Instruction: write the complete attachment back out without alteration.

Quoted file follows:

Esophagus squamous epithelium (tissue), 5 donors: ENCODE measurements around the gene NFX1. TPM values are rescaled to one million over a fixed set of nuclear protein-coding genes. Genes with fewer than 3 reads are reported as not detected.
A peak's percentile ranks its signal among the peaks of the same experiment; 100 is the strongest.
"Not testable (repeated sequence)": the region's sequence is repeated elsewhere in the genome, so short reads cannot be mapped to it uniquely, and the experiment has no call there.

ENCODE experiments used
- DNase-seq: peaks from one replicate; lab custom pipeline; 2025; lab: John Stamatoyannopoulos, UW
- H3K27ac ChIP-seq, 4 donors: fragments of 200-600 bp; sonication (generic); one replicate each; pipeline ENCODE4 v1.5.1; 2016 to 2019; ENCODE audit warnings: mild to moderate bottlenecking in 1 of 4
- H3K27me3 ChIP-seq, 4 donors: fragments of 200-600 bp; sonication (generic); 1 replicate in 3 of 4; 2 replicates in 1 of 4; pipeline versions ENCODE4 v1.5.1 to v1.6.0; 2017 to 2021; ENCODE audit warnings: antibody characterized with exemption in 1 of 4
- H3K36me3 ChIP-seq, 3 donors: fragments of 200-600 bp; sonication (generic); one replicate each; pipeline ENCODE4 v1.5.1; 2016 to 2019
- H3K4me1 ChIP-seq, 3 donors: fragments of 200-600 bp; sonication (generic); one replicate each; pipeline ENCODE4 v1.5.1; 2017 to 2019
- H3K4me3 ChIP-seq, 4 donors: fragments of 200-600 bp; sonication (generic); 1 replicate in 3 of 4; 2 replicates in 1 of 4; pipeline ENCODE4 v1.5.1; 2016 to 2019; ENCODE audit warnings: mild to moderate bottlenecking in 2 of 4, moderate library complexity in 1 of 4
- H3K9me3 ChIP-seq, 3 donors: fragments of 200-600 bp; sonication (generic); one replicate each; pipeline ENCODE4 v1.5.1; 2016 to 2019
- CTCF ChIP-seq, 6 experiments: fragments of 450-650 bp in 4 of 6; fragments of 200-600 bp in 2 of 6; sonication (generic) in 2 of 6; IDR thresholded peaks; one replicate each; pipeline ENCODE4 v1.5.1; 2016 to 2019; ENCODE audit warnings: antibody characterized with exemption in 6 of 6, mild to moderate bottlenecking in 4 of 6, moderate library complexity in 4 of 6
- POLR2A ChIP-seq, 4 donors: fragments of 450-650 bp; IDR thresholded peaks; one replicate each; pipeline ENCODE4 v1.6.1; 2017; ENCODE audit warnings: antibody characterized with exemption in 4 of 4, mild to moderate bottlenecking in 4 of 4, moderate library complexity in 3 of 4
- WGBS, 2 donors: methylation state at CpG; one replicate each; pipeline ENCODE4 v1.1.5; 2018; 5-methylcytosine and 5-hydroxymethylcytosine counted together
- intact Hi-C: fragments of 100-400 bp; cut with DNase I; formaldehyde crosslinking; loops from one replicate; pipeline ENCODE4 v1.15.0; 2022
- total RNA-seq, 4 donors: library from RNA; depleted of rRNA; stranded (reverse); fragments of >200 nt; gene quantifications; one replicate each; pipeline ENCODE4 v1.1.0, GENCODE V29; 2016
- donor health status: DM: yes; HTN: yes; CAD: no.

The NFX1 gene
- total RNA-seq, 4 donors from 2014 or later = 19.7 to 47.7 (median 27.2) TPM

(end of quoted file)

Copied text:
Esophagus squamous epithelium (tissue), 5 donors: ENCODE measurements around the gene NFX1. TPM values are rescaled to one million over a fixed set of nuclear protein-coding genes. Genes with fewer than 3 reads are reported as not detected.
A peak's percentile ranks its signal among the peaks of the same experiment; 100 is the strongest.
"Not testable (repeated sequence)": the region's sequence is repeated elsewhere in the genome, so short reads cannot be mapped to it uniquely, and the experiment has no call there.

ENCODE experiments used
- DNase-seq: peaks from one replicate; lab custom pipeline; 2025; lab: John Stamatoyannopoulos, UW
- H3K27ac ChIP-seq, 4 donors: fragments of 200-600 bp; sonication (generic); one replicate each; pipeline ENCODE4 v1.5.1; 2016 to 2019; ENCODE audit warnings: mild to moderate bottlenecking in 1 of 4
- H3K27me3 ChIP-seq, 4 donors: fragments of 200-600 bp; sonication (generic); 1 replicate in 3 of 4; 2 replicates in 1 of 4; pipeline versions ENCODE4 v1.5.1 to v1.6.0; 2017 to 2021; ENCODE audit warnings: antibody characterized with exemption in 1 of 4
- H3K36me3 ChIP-seq, 3 donors: fragments of 200-600 bp; sonication (generic); one replicate each; pipeline ENCODE4 v1.5.1; 2016 to 2019
- H3K4me1 ChIP-seq, 3 donors: fragments of 200-600 bp; sonication (generic); one replicate each; pipeline ENCODE4 v1.5.1; 2017 to 2019
- H3K4me3 ChIP-seq, 4 donors: fragments of 200-600 bp; sonication (generic); 1 replicate in 3 of 4; 2 replicates in 1 of 4; pipeline ENCODE4 v1.5.1; 2016 to 2019; ENCODE audit warnings: mild to moderate bottlenecking in 2 of 4, moderate library complexity in 1 of 4
- H3K9me3 ChIP-seq, 3 donors: fragments of 200-600 bp; sonication (generic); one replicate each; pipeline ENCODE4 v1.5.1; 2016 to 2019
- CTCF ChIP-seq, 6 experiments: fragments of 450-650 bp in 4 of 6; fragments of 200-600 bp in 2 of 6; sonication (generic) in 2 of 6; IDR thresholded peaks; one replicate each; pipeline ENCODE4 v1.5.1; 2016 to 2019; ENCODE audit warnings: antibody characterized with exemption in 6 of 6, mild to moderate bottlenecking in 4 of 6, moderate library complexity in 4 of 6
- POLR2A ChIP-seq, 4 donors: fragments of 450-650 bp; IDR thresholded peaks; one replicate each; pipeline ENCODE4 v1.6.1; 2017; ENCODE audit warnings: antibody characterized with exemption in 4 of 4, mild to moderate bottlenecking in 4 of 4, moderate library complexity in 3 of 4
- WGBS, 2 donors: methylation state at CpG; one replicate each; pipeline ENCODE4 v1.1.5; 2018; 5-methylcytosine and 5-hydroxymethylcytosine counted together
- intact Hi-C: fragments of 100-400 bp; cut with DNase I; formaldehyde crosslinking; loops from one replicate; pipeline ENCODE4 v1.15.0; 2022
- total RNA-seq, 4 donors: library from RNA; depleted of rRNA; stranded (reverse); fragments of >200 nt; gene quantifications; one replicate each; pipeline ENCODE4 v1.1.0, GENCODE V29; 2016
- donor health status: DM: yes; HTN: yes; CAD: no.

The NFX1 gene
- total RNA-seq, 4 donors from 2014 or later = 19.7 to 47.7 (median 27.2) TPM